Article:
GitHub Repository Fundamentals

Git is an open source, distributed version control system founded in command line interaction. This guide provides the day-to-day setup and commands to use Git locally and connect repositories to GitHub for a complete collaboration workflow.

Understanding terms & Processes descriptions of GitHub and Git

With a language all its own, this quick guide to common terms of GitHub and Git will have you collaborating in no time.

Repository

A repository is the most basic element of Git and GitHub. Imagine it as a project’s folder. A repository contains all of the project files (including documentation), and stores each file’s revision history.

Commit

An individual change to a file (or set of files). With Git, every time you save it creates a unique ID (a.k.a. the “SHA” or “hash”) that allows you to keep record of what changes were made when and by who. Commits usually contain a commit message which is a brief description the changes made.

Branch

A parallel version of repository. It is contained within the repository, but does not affect the primary or master branch allowing you to work freely without disrupting the “live” version.

Remote

The connection of a local repository with one on GitHub. It permits revision history to be synchronized by publishing local commits and downloading any new changes from GitHub.

Pull Request

A feature on GitHub which provides conversation, line-by-line code review, change history analysis, and summaries of modified files.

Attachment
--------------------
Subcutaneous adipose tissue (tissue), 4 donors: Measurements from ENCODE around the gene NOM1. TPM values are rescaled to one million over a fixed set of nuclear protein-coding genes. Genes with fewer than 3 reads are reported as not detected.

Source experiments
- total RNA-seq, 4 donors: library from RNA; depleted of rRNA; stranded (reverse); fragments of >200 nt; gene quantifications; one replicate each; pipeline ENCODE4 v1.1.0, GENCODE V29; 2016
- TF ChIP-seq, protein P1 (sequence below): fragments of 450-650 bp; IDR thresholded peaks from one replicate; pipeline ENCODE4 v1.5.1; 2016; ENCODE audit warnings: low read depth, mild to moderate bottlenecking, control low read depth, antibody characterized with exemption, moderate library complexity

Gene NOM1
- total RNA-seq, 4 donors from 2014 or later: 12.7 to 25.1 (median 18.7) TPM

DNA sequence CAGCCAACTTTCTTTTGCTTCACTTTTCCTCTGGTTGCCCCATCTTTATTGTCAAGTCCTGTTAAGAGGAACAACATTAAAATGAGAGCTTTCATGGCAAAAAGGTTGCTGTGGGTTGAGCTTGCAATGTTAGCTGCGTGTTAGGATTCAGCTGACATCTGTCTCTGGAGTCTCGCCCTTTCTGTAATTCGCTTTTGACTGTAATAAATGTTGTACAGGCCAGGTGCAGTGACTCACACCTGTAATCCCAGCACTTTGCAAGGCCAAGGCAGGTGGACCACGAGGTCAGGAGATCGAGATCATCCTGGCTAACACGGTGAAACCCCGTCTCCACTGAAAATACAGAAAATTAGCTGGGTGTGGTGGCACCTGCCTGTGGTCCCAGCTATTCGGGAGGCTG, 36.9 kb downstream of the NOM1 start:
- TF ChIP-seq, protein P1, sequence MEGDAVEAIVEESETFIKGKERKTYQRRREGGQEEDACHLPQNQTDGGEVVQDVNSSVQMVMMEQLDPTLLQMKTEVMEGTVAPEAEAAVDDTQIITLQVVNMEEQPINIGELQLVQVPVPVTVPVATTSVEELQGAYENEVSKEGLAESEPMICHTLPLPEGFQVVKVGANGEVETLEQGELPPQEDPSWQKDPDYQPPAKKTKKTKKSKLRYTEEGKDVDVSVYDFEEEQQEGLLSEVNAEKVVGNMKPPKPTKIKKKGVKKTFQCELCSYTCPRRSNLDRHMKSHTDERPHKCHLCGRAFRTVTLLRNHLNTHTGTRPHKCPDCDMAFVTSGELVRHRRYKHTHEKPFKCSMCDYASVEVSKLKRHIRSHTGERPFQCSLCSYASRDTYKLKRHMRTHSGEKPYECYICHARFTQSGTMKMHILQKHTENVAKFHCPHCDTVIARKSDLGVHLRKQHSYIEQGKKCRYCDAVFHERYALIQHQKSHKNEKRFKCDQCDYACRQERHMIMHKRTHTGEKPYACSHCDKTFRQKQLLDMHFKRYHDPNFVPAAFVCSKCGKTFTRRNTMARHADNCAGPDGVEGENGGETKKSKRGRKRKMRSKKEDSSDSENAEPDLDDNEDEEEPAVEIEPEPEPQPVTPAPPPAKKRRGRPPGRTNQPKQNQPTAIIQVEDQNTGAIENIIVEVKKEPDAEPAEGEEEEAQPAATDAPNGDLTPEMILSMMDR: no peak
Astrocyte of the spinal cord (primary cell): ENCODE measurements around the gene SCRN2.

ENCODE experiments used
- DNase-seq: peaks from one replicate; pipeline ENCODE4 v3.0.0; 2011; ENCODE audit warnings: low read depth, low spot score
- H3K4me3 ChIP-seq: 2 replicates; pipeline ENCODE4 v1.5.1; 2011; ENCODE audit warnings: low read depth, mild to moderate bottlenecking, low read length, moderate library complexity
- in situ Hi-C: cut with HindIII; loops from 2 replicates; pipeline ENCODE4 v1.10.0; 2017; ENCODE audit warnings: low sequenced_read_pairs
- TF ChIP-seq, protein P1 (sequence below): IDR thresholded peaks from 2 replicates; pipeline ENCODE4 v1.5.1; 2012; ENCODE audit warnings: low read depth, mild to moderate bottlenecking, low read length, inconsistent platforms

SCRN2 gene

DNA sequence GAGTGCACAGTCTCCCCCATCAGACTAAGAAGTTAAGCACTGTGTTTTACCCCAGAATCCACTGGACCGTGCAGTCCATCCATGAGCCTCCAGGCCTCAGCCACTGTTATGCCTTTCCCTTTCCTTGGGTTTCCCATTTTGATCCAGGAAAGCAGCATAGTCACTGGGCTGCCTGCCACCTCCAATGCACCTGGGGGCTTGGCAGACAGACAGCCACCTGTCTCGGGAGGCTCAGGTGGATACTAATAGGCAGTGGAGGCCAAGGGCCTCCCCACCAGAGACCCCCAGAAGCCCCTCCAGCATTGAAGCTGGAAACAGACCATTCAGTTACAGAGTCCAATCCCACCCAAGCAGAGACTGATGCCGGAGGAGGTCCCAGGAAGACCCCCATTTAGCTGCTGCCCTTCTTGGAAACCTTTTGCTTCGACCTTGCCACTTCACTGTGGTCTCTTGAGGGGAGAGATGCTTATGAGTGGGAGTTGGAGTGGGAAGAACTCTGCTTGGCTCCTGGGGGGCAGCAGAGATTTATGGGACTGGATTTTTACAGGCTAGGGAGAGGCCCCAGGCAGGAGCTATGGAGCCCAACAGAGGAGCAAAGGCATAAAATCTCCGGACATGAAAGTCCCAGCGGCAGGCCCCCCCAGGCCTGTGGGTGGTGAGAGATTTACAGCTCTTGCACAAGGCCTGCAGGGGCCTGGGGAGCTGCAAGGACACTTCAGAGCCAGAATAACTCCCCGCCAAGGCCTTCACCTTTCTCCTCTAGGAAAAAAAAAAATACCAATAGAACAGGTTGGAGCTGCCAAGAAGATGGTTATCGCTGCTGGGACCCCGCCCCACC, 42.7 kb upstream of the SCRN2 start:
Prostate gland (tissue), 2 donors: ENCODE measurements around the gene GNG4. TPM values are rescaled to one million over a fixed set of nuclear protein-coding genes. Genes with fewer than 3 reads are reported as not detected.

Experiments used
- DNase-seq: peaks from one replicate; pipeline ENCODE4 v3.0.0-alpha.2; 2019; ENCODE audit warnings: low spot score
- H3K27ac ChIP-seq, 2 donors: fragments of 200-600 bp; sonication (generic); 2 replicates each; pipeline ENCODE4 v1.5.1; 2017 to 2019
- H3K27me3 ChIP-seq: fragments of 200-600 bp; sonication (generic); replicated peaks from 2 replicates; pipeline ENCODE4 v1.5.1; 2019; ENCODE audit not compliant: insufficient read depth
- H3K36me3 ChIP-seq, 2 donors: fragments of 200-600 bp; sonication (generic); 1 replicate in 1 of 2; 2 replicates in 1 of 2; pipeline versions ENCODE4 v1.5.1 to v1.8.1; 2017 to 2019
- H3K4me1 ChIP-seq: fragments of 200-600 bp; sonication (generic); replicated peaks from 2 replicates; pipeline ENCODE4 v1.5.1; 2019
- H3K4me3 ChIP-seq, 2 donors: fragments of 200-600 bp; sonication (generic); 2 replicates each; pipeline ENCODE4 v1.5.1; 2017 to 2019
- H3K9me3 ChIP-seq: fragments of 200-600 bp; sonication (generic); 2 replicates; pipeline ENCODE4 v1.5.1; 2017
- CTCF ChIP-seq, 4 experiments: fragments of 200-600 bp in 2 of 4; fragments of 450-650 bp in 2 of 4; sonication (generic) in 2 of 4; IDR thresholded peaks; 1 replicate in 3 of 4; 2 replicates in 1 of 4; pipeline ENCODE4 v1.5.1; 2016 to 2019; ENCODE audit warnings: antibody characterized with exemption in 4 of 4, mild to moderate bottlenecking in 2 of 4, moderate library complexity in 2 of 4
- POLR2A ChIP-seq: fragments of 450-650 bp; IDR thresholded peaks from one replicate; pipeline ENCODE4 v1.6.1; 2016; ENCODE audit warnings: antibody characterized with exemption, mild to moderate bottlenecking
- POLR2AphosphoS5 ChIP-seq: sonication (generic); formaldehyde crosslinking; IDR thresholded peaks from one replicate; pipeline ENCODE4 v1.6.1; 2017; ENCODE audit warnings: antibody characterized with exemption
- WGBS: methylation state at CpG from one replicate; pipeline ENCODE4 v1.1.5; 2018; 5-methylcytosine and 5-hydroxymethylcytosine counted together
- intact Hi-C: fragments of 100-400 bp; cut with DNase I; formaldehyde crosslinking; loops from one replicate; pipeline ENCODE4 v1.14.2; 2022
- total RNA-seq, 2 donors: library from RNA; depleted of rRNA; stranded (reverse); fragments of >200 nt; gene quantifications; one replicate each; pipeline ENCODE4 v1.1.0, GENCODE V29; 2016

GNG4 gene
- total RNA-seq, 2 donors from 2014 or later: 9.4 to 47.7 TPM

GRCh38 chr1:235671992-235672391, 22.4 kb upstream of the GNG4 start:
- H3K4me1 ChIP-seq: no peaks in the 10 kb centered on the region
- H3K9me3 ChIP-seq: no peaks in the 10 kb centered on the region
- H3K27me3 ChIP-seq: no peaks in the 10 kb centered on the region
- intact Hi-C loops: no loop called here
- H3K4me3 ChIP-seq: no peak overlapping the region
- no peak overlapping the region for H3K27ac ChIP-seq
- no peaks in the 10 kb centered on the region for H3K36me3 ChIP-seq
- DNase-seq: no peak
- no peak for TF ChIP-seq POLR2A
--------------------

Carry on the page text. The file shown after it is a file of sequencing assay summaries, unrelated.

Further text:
Configuring

The first thing to setup when using Git is two important fields about the user. This allows appropriate credit and traceability for project contributions.

$ git config --global user.name "Mona Lisa Octocat"
$ git config --global user.email "mona@github.com"

Versioning Files

Versioning files begins by creating a repository on your GitHub account. File authoring and editing can be performed through the web interface or by acquiring the repository locally from the command line.

$ git clone [url] [project-name]
$ cd [project-name]

Repository contributions are commonly made through branches and commits focused on small pieces of work.

git branch [name]
git checkout [name]
git add [file]
git commit -m [commit message]

When the feature work reaches completion, the branch can be merged locally or pushed to GitHub for code review.

git checkout master
git merge [branch]

git push -u origin [branch]

As commits can be efficiently made, the state of any new, modified, or missing files can be verified and quickly validated.

$ git status
$ git diff [modified-file]

Integrating Changes

Commits can be made against any branch and in any order. Commonly, this is performed against the master branch as means of feature or bug-fix integration.

$ git checkout master
$ git merge feature-enhancement
$ git branch -d feature-enhancement

[PLACEHOLDER - Recursive Merge Diagram]

The last step deletes the branch. Merges result in all commit history becoming traversible, and eliminating the need for the branch label to remain.

Sharing & Retrieving

Sharing commit history requires only a destination repository, one on GitHub, and a single setup step.

$ git remote add origin [repo-url]
$ git remote -v

[PLACEHOLDER - Local-Upstream Diagram]

With a remote setup, and the traditional name of “origin” aliased to the URL, publishing local commits is simple.

$ git push origin [branch-name]

Retrieving changes from a shared repository and automatically merging in any new commits locally is performed in a multi-step operation run by one command.

$ git checkout [target-branch]
$ git pull origin [upstream-branch]